“It’s been pretty challenging getting this together. A challenge for us and the brands has always been logistics and bringing said products here [to the U.S.],” Rasool says, “but it’s really why we’ve continued to collaborate and work with logistics companies to empower us and help overcome such challenges.”

Aderonke Ajose-Adeyemi

A portrait of Aderonke Ajose-Adeyemi looking straight at the camera.

Aderonke Ajose-Adeyemi started Losode Inc. because she believed in the strength of commerce and is passionate about it.

Photo courtesy Aderonke Ajose-Adeyemi

Nigeria’s Aderonke Ajose-Adeyemi is the founder of Losode Inc., a multi-hyphenated e-commerce platform that places itself between fashion designers and brands that make affordable clothing and accessories in Sub-Saharan Africa, and buyers or merchandisers. “I started Losode [in 2020], and I did it because I really just believed in the strength of e-commerce, and have been passionate about it,” she tells OkayAfrica. In the last 15 years, Ajose-Adeyemi has worked across tech in Nigeria, the U.K., and the U.S., and has incorporated that knowledge into building Losode.

“With Losode, we’re building an infrastructure that will drive trade and commerce across Africa,” she says. “We don’t have a solid commerce structure in Africa.” Losode has over 30 designers and beauty brands, and the business is centered around five major core values, including empowering entrepreneurs and dismantling existing trade borders. “We’re really just bold and confident about these pillars that guide us because we’re all about smashing these borders, and building something that allows others to have access to the remarkable works of the brands in Africa,” adds Ajose-Adeyemi.

The biggest challenge her business faces, she says, is finding the right quality brands, and bringing them onto the platform. To address this, she asks each brand about its vision, and listens to their entire process. “It helps us get a better sense of who they are, and their values,” she says.

Elorm Dela-Seshie

An image of Elorm Dela-Seshie looking towards the camera with some tree leaves in the foreground.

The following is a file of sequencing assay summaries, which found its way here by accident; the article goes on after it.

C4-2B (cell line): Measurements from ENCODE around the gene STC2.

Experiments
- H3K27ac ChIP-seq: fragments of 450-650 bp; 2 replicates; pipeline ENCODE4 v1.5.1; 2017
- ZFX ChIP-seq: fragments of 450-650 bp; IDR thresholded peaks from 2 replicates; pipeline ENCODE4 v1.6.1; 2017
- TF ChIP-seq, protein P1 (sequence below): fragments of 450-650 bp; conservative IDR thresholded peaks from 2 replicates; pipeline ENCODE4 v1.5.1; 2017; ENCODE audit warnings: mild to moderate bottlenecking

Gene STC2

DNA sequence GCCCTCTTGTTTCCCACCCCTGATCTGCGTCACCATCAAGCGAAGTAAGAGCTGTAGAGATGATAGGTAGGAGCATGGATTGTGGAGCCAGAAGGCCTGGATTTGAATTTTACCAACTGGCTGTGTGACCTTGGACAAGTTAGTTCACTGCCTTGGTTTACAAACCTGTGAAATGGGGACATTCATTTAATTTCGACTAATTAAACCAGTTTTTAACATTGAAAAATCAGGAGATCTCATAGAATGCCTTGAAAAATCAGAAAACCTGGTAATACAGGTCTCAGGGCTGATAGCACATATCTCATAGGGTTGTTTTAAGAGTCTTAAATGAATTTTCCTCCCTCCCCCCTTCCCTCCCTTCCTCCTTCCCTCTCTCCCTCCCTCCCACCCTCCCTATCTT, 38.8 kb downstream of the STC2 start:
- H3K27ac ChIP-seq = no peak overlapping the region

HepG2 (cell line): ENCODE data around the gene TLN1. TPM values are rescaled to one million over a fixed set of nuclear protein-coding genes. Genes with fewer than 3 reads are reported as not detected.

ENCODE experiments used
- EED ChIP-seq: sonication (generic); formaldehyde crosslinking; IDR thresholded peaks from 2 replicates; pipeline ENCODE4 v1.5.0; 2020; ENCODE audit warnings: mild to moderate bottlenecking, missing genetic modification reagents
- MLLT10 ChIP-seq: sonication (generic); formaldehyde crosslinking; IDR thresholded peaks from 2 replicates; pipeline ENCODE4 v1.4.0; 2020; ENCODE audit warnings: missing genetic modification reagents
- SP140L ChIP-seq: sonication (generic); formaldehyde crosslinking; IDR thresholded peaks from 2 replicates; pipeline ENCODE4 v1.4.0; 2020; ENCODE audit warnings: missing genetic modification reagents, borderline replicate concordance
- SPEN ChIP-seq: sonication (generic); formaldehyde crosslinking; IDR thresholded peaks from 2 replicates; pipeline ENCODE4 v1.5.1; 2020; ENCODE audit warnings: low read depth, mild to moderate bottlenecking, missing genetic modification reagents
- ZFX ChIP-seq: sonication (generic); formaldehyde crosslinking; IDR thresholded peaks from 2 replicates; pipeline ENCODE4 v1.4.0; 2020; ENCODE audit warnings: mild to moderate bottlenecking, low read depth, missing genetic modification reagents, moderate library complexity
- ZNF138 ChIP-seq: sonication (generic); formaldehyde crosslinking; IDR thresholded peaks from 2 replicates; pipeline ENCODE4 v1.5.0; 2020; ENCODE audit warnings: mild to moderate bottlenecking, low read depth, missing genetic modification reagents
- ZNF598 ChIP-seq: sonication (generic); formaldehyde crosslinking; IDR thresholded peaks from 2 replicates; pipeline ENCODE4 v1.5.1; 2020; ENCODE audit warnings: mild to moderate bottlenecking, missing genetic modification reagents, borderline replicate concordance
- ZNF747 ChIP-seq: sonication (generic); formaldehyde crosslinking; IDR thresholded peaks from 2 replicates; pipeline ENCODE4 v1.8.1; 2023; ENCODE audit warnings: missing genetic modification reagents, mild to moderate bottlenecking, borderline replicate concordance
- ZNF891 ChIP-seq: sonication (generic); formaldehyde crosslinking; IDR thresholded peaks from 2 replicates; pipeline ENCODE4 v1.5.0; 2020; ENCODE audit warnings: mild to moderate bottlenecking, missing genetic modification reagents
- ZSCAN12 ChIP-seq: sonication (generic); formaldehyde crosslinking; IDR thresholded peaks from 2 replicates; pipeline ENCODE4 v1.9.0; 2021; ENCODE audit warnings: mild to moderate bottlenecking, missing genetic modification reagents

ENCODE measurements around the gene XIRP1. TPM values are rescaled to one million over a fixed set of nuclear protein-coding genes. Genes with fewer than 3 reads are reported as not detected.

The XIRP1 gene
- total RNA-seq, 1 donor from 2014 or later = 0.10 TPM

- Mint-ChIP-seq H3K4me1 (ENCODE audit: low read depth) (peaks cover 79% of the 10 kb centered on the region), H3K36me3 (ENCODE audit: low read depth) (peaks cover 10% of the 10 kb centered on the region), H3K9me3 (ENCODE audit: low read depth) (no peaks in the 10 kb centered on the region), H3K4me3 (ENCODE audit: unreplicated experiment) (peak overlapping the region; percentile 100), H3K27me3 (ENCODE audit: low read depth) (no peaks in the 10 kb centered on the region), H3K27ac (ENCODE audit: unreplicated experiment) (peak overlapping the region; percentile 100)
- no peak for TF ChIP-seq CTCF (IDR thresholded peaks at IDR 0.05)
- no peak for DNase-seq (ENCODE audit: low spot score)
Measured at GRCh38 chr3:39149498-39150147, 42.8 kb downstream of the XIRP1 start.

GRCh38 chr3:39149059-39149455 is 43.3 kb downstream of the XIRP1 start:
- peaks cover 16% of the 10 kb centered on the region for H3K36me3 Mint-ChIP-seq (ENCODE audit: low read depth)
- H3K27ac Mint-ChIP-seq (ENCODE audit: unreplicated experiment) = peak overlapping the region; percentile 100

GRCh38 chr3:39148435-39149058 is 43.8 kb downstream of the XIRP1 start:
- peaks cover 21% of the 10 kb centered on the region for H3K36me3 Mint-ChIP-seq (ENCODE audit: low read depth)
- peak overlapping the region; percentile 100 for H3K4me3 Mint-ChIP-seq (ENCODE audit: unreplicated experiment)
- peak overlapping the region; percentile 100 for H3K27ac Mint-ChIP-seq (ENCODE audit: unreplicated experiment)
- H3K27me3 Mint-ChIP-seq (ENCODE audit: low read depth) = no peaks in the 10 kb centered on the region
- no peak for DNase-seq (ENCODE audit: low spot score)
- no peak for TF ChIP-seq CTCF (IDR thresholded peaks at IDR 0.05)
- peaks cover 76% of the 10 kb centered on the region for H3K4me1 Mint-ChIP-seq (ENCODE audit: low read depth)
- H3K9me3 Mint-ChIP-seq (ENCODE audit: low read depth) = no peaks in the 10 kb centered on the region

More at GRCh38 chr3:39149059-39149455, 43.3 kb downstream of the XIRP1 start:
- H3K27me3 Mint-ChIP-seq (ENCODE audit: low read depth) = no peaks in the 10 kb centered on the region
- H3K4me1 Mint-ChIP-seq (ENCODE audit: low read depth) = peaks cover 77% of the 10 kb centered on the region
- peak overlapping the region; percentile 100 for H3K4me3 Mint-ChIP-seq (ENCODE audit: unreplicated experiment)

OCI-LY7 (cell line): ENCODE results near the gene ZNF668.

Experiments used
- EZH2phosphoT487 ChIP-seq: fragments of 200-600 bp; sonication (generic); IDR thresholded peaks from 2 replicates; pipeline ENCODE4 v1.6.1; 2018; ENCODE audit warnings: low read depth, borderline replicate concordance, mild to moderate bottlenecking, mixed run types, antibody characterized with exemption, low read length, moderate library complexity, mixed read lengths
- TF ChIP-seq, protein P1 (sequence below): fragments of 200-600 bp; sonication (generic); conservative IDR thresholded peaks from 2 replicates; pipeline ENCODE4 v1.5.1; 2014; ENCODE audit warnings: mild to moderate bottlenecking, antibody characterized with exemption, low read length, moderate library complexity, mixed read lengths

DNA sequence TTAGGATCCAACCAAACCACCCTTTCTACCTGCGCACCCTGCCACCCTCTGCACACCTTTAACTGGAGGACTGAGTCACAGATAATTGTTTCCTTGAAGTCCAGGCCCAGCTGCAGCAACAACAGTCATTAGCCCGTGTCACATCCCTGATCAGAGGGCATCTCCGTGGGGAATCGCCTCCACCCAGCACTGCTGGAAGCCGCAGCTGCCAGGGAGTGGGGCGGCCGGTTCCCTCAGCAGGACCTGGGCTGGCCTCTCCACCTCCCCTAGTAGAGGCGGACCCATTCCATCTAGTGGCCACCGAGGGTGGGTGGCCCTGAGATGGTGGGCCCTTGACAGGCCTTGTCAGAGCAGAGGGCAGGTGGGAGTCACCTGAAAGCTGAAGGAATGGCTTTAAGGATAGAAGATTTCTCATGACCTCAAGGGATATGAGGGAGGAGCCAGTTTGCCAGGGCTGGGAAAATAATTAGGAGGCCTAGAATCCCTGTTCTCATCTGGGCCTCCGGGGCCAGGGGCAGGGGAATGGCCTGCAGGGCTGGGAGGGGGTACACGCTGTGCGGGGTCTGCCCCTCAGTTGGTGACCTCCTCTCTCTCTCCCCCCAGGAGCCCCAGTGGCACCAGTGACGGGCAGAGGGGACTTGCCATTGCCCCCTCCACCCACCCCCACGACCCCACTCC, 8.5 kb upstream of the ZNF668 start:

Elorm Dela-Seshie started Adorn Me Africa to help a few small sustainable brands and independent artisans based in Ghana get more exposure in the U.S.

Photo courtesy Elorm Dela-Seshie.

Like almost every success story in fashion, Elorm Dela-Seshie was introduced to an appreciation for clothing at a young age. Growing up in the U.S., she fell in love with fashion when she saw how her parents confidently represented Africa through their Ghanaian attire. Being an African in the diaspora instilled within her a kind of curiosity for the culture, and by extension, its fashion.

“That same curiosity birthed Adorn Me Africa; which I started in 2017 as a means to play a supportive role in assisting a few small sustainable brands and independent artisans based in Ghana in hopes of getting more exposure to these brands and helping them to sell their products to a wider market within the US,” she tells OkayAfrica.

What started with a focus on contemporary fashion in one country 7 years ago has since expanded to sourcing from over 30 different brands from over 15 countries across the African continent. “Our ultimate goal is to represent and feature sustainable products and independent fashion brands from all 54 countries of the African continent,” says Dela-Seshie. This, of course, comes with its own difficulties, such as supply chain issues in importing from Africa and the cost associated with doing so.

“Despite the challenges that we’ve faced, we’ve continued to push forward and respond with innovation, strategic pivoting, and a creative perspective on how we can best position the brand to continue to make the most impact and continue to serve as many brands as we are able to,” says Dela-Seshie.